“Hi, Acorn,” the Leaf mewed cheerfully, but the sound was compressed in its throat.

The next things to happen were beyond his belief: the kit suddenly collapsed to the floor, and then began to shrivel. It was as if all of the fluid was being sucked out of them.

He jumped up and tried to grab onto the cat with his forepaws, as if he could somehow prevent this horrible action from happening, but it was quickly starting to lift off of the ground, as if pulled by a string. That’s when he saw it – a thin brown appendage, attached to its back. He could imagine easily that this was where the fluid was rising into, like some sort of horrible straw.

His eyes traced the length of the limb, and eventually landed on Bark.

A wild-looking canine with several branches coming out of it, extending out and to the sides.

Bark was no longer the lithe black tom he once knew.

Acorn said the only question he could pull together out of the collective soup that his mind had been reduced to over the past few loops: “Why?”

They stared at him, silently at first. They licked their chops, and then they lifted a single paw to point at them. “You should have tried harder.”

That’s bullshit, he wanted to say. But he just sat down and said “I’m sorry.”

“It doesn’t matter. The rest of the Leaves finished their rites, and now they’re on their way to graduating.”

In that moment, Acorn finally realized that he was an acorn, not a leaf. It did not matter how hard he tried, because he would never have belonged in the first place.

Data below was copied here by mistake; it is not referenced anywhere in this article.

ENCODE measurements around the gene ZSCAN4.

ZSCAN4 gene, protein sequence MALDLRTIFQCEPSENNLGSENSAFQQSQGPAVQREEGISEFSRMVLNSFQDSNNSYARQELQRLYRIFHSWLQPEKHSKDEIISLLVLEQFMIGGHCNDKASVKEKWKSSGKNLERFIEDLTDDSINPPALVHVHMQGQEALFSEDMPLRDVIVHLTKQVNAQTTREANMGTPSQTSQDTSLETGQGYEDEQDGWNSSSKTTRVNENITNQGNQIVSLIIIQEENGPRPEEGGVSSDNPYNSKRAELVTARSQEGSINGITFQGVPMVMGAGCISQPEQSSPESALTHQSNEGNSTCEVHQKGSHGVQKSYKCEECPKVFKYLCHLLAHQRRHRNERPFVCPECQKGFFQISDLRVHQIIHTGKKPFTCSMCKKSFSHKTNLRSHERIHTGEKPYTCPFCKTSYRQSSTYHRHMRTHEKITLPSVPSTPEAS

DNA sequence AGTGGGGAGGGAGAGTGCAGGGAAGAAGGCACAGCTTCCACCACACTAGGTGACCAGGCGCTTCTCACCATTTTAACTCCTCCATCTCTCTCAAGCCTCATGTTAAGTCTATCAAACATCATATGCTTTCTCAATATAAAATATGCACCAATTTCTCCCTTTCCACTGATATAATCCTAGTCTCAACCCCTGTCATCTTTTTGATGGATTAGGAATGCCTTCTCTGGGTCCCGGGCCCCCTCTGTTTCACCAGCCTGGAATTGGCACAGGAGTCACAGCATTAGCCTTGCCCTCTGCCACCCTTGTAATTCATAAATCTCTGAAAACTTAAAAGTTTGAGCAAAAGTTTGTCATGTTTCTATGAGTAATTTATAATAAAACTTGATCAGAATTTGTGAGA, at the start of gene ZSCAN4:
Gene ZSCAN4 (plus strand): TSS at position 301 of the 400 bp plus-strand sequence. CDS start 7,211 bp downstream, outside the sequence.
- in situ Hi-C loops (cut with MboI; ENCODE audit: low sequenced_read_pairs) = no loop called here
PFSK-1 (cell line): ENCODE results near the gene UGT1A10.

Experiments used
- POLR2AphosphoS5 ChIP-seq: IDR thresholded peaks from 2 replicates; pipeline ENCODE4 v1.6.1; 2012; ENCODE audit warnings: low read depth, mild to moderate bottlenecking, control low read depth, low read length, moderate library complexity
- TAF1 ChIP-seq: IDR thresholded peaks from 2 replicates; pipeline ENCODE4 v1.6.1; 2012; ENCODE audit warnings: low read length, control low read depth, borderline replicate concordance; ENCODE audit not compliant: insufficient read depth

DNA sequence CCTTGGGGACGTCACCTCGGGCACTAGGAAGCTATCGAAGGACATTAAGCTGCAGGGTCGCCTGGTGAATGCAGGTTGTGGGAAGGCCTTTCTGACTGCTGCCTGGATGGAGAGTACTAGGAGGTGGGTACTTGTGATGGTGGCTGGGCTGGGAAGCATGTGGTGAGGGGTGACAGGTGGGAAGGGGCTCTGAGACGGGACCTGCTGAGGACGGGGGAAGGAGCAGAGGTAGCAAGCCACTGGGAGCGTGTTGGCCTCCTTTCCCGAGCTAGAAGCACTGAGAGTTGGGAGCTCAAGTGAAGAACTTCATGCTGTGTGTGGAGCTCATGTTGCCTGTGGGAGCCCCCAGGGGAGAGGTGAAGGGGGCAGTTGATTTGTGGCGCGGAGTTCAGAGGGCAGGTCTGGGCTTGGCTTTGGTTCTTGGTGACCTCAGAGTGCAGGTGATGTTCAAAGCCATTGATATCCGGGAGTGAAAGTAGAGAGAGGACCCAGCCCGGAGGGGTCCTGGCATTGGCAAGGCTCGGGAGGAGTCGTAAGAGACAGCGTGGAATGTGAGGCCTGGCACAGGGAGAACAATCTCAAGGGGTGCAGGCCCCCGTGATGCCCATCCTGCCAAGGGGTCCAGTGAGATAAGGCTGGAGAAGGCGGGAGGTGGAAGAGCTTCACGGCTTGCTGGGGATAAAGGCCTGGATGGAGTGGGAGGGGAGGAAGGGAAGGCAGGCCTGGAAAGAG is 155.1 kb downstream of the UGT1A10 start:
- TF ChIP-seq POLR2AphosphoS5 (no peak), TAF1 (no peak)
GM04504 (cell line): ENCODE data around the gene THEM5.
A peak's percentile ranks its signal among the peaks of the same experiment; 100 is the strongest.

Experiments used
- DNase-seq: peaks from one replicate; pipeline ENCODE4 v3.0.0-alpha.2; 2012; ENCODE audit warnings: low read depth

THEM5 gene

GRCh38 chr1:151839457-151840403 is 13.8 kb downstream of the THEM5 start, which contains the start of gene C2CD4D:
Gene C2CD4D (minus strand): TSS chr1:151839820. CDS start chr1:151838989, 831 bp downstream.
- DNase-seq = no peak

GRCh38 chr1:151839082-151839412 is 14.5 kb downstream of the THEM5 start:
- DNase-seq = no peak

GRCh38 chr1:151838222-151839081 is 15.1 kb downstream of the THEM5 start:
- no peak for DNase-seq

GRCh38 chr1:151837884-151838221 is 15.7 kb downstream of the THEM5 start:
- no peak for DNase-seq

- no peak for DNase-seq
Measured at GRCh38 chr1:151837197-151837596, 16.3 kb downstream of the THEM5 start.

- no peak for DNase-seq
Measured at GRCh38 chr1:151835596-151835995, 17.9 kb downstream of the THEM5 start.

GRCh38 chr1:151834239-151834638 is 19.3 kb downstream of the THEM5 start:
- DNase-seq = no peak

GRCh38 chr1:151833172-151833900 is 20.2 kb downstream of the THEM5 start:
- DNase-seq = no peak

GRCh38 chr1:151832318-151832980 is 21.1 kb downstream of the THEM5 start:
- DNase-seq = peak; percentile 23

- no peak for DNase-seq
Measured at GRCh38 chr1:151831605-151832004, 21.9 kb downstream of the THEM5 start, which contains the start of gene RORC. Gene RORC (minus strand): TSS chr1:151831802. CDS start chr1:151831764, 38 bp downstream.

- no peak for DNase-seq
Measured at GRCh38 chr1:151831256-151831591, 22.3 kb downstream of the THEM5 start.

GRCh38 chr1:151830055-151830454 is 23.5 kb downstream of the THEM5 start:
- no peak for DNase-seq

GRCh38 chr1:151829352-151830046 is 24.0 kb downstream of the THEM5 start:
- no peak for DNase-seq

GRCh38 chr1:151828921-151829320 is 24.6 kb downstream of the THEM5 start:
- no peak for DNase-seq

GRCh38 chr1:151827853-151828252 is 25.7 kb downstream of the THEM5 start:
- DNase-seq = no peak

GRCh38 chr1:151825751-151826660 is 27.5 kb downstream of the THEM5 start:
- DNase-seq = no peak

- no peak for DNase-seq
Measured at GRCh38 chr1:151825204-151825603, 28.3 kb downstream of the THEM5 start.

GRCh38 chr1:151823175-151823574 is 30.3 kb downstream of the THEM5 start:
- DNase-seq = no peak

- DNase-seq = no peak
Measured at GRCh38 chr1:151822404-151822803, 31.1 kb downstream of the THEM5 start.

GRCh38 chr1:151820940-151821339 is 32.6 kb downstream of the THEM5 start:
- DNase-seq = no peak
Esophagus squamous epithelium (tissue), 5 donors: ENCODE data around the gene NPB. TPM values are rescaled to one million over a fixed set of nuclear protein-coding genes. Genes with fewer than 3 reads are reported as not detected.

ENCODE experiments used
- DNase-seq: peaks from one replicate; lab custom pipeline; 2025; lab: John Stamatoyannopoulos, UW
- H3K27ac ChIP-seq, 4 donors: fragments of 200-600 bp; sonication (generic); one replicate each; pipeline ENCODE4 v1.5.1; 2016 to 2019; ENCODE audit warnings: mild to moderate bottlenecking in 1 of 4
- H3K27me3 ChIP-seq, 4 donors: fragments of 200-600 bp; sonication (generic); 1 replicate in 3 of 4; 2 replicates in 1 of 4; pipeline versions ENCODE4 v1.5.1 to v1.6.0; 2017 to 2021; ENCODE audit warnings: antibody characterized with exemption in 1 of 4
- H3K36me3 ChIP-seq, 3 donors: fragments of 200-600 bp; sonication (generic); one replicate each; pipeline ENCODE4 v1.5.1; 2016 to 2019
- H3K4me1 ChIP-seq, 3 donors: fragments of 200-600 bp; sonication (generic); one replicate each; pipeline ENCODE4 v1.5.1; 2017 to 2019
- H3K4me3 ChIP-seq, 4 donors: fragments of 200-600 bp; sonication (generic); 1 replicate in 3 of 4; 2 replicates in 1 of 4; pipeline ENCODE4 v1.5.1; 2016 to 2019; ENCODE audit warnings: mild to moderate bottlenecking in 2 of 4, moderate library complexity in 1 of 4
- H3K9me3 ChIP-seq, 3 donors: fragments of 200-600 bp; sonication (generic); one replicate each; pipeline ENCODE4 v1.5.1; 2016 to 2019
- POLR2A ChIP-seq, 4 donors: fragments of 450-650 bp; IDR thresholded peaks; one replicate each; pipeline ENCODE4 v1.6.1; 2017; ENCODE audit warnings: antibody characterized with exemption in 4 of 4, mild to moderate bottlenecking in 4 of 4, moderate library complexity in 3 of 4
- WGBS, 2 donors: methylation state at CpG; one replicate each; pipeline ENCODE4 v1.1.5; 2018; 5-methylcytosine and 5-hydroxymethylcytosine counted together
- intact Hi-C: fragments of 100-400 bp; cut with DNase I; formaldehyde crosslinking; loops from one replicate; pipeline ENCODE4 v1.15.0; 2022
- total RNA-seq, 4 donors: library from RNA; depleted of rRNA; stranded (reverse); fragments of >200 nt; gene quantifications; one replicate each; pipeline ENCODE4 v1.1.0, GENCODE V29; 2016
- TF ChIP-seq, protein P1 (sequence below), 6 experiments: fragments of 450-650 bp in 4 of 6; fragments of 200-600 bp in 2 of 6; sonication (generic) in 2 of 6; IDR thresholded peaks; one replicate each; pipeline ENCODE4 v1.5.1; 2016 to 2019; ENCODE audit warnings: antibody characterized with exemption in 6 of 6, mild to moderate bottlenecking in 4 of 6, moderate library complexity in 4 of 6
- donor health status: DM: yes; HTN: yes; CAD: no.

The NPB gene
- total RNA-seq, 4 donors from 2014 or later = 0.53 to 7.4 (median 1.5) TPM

And as that realization fell into place, something in his head began to hurt terribly.

“That’s bullshit,” Cornflower said. Acorn recoiled in horror – Cornflower had never spoken in front of another before, at least not as far as he had ever known. But it continued: “I tried my fucking hardest.”

“Don’t use that tone with me,” Bark growled, and then walked closer. Acorn could smell the rotting drool as it splashed against the grass; the stench overpowered the smoke in the distance.

“Fuck you.”

Bark’s eyebrows raised. “You think you’re cute? We’ve done this before. You know what’s going to happen here.”

Cornflower was shocked to hear that Bark had recollection of their previous loop together. “Then you know I’m just going to keep trying,” it said, though it felt like it was bluffing, and it was starting to shake.

As Bark and Cornflower fought, Acorn’s eyes (the only part of his body he could control at this point) drifted lower. He saw something that sent a chill through him – Bark’s legs were beginning to melt together into a single mass. It was like they didn’t even notice, as they kept talking.

“You know fully well that you will never be one of us,” Bark snarled. Then their entire body contorted and spasmed in a way that made Acorn feel sick to his stomach. It looked like new muscles were growing in their skin, fighting with the old ones. Their skin was calcifying right in front of him.